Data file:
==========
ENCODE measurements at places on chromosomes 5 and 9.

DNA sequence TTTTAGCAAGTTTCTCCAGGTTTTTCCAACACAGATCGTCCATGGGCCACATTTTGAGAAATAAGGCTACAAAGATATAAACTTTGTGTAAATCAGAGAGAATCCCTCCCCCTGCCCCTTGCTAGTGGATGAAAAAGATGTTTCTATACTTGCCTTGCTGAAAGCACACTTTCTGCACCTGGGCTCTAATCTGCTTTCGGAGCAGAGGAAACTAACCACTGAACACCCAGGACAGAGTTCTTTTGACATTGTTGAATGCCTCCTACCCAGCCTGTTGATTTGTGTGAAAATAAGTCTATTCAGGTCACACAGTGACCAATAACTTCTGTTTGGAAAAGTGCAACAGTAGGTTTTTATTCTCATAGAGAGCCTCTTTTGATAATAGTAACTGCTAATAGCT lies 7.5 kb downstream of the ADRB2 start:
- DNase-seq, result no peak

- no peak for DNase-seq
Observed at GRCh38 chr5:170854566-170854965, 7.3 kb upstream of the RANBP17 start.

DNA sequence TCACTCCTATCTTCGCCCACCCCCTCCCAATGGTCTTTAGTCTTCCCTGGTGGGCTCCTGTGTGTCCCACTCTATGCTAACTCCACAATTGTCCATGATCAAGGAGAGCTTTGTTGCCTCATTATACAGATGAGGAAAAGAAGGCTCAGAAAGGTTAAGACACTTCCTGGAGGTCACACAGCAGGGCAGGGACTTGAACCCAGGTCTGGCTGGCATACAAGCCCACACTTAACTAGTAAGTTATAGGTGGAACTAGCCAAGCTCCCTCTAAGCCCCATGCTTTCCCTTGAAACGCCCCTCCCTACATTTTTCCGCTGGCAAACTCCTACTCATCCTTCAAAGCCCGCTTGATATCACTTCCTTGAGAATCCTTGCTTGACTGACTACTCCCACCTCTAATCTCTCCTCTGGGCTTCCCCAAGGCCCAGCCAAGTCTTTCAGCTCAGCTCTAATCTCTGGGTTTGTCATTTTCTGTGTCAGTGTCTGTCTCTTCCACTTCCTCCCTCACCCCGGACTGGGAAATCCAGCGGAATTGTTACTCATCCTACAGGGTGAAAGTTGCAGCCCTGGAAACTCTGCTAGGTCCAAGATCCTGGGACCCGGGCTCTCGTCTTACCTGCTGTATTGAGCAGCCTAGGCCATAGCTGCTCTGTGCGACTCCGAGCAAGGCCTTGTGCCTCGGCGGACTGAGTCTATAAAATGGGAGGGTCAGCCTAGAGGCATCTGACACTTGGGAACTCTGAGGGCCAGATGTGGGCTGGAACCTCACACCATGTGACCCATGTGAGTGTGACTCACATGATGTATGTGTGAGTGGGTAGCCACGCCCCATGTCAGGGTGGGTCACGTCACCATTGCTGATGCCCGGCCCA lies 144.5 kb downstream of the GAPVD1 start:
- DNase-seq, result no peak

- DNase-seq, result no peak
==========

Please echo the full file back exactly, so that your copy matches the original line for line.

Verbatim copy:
ENCODE measurements at places on chromosomes 5 and 9.

DNA sequence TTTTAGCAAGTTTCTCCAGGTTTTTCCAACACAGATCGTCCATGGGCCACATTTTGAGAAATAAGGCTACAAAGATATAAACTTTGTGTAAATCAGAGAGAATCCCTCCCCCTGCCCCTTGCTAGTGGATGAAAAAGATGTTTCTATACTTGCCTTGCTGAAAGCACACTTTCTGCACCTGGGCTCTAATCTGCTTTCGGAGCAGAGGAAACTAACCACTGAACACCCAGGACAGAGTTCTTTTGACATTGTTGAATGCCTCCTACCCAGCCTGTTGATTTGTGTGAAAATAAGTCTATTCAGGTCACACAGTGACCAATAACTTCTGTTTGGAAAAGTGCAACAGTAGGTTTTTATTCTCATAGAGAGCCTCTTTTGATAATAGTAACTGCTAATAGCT lies 7.5 kb downstream of the ADRB2 start:
- DNase-seq, result no peak

- no peak for DNase-seq
Observed at GRCh38 chr5:170854566-170854965, 7.3 kb upstream of the RANBP17 start.

DNA sequence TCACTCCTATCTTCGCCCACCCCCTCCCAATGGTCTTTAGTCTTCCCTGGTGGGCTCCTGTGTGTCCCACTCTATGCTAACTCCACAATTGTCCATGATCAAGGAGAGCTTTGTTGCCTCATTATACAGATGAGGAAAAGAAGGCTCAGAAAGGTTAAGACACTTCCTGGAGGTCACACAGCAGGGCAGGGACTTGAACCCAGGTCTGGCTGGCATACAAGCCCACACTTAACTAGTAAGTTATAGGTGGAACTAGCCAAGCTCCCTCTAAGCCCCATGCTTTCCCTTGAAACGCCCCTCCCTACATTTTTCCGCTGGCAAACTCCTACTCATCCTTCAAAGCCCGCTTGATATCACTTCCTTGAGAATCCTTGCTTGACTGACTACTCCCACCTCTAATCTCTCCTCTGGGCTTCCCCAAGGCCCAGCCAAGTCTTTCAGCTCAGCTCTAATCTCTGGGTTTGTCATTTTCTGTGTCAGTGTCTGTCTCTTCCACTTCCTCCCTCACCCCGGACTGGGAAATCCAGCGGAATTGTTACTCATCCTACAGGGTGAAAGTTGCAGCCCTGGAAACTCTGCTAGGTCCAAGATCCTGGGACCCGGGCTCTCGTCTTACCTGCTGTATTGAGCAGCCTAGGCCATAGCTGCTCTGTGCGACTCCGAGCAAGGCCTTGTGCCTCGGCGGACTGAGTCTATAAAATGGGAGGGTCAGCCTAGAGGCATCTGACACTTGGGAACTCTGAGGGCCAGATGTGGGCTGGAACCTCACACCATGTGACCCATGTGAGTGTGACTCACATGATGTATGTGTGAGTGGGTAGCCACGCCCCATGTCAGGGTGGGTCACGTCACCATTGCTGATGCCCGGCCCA lies 144.5 kb downstream of the GAPVD1 start:
- DNase-seq, result no peak

- DNase-seq, result no peak